Garlic on the plains

The tale of a young Sydney couple seeking a different life in the country is not a new one. However, Jim and Maddy Adams’ story took a unique turn when they began commercially producing and marketing single-source garlic from their property, ‘Carthian Hill’.

Situated on the western fringe of the Liverpool Plains near Mullaley, Carthian Hill is the culmination of Jim’s steadily growing desire to farm. Despite being born and bred in Sydney, he spent most of his school holidays on Mullaley’s ‘Lambrook’. The property is owned by his family but, with the farming taken care of by a property manager, Jim is the first to admit that his involvement was limited during his school years.

“We’d tidy up a bit and do odd jobs, but it wasn’t until my late teens that I started helping out with harvest,” explains Jim. “Then at uni I started spending a lot more time out at Lambrook and getting more involved in the farming side of things.”

After completing his science degree at Sydney University, Jim worked as a jackaroo in the Northern Territory in order to get hands-on experience working with cattle, followed by a stint at Lambrook under the tutelage of the property manager.

“Throughout university and the following two years, I realised this kind of work and lifestyle appealed to me more than what most kids do in the city,” says Jim, referring to the office jobs of his peers. When Carthian Hill became available Jim was keen to give it a go and Maddy, a teacher, was able to work nearby at both Mullaley and Tambar Springs.

Perhaps not surprisingly, the garlic began in Maddy’s garden, with a small crop grown in 2009. “It started in the vegie patch and we found it was well suited to our climate and soil,” says Maddy, referring to the deep fertile soils of the Liverpool Plains.

“We found it really easy to grow. We threw it in the ground in April, didn’t touch it until November and then had beautiful garlic.” About the same time, Jim and Maddy heard that Australian garlic was hard to source and buy, and that’s how the project was born.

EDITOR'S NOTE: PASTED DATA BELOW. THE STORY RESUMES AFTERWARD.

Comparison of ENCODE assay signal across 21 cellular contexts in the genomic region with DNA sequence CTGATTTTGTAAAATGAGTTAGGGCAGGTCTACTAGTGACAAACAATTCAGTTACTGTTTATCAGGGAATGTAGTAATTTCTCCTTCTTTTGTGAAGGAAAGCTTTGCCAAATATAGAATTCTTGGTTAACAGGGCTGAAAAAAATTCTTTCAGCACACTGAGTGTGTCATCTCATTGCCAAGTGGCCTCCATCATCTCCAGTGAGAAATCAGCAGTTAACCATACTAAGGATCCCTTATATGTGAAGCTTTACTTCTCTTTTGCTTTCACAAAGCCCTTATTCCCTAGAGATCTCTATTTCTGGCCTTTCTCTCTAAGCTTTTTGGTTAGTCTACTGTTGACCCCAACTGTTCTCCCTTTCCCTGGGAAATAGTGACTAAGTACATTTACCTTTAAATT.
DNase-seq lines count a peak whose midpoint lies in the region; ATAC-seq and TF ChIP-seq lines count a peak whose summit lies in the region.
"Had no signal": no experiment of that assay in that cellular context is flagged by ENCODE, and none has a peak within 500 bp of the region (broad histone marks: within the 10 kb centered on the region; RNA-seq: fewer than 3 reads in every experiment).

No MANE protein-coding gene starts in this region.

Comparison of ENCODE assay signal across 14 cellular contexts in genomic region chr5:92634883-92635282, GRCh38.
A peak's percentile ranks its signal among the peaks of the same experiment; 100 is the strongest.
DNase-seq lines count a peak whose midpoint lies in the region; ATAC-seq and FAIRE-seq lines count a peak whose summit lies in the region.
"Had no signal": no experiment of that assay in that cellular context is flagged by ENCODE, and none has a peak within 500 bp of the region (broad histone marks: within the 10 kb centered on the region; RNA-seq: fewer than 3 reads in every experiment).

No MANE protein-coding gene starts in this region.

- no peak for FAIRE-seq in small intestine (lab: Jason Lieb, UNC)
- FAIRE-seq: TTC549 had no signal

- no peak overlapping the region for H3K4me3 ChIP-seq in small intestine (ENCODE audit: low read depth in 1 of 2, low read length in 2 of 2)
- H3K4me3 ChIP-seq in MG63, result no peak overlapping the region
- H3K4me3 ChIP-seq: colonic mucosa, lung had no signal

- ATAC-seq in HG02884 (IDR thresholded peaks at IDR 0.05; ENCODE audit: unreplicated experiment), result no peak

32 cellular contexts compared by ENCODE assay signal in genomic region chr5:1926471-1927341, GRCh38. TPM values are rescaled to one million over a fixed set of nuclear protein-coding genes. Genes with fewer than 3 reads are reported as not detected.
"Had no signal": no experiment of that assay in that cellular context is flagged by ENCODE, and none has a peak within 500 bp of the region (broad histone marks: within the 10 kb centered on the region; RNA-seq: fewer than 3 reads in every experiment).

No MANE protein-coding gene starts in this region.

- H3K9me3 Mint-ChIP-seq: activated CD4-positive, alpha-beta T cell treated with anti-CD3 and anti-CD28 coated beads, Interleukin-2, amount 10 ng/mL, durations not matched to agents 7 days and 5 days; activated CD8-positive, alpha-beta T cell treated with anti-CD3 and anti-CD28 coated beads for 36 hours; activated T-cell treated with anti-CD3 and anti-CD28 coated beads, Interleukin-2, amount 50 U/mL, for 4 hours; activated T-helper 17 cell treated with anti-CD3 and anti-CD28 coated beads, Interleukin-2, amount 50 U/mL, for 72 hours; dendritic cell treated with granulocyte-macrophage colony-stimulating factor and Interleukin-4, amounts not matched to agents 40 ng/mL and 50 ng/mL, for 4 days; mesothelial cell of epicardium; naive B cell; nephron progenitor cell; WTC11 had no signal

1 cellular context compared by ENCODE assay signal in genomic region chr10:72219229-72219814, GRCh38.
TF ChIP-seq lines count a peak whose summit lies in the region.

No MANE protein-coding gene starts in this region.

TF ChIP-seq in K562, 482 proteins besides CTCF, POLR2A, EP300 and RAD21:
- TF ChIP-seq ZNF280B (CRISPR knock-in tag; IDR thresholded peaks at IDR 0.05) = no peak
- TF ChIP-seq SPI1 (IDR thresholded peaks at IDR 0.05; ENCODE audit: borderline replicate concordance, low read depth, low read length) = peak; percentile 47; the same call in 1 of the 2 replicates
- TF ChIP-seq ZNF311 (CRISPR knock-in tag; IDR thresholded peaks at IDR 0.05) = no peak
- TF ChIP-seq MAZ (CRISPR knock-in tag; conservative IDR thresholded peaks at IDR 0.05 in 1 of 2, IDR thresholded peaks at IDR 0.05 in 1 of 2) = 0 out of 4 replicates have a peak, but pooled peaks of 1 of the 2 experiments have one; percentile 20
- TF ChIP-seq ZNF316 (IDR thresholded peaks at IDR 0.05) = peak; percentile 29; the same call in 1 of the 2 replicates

At first it may sound rather quaint, but the Adams’ garlic operation is far from amateur. Jim has drawn on his background in science to grow their business in a strategic manner and to problem solve challenges that have come their way.

“It’s easy to grow in your vegie patch but taking it to commercial quantities is a bit trickier,” says Jim, who cites weed management as a prime example. “Those problems are easily controlled in a garden where you can pull the weeds out or in broadacre crops where you can put a spray over it.”

As a result, garlic is a very labour-intensive crop and Jim claims 90 per cent of the cost of production comes down to labour.

Another challenge for Jim and Maddy has been the establishment and maintenance of their seed stock. The most efficient and viable way to grow garlic is to plant the previous year’s cloves. The down side to this is a balancing act between seed stock and retail sales.

“It’s tricky to manage, having enough to sell but also keeping enough seed to plant for the following year,” says Jim. This is further complicated by the need to refine the seed stock each year to minimise any inherent diseases.

“You’re planting a clone of the parent, therefore any virus is passed down. This is a big limitation to the garlic industry as a whole and disease is difficult to control.”

Fortunately, Jim and Maddy have the luxury of space to compensate for some of the disease challenges facing garlic growers. Carthian Hill consists of 900 hectares of grazing country and 200 hectares of cultivated land used for fodder, grain crops and garlic.

“Most small garlic growers only have a couple of hectares. So we have the luxury of crop rotation. This is beneficial to us,” explains Maddy.

Six years on, Jim and Maddy are continually refining their garlic operation, while managing the cattle and crop side of the property and raising their young family; their daughter Rose is turning two this year, with a brother or sister due in May.

In addition to elephant garlic, the first variety grown on Carthian Hill, Jim and Maddy now produce monaro purple and printanor, or ‘French white’, varieties. Each has unique culinary and horticultural characteristics and the mix was determined after careful analysis of the marketability and agronomic characteristics of each variety. Always the humble grower, Jim claims much of their success is due to trial, error and accident, but it’s clear his scientific approach plays a big role.

In 2015 Jim and Maddy developed custom made Carthian Hill hessian pouches to provide optimal storage conditions for the bulbs and, when in season, the garlic is sold in retailers across Sydney as a single-source, branded product.


STORY Alison Treloar

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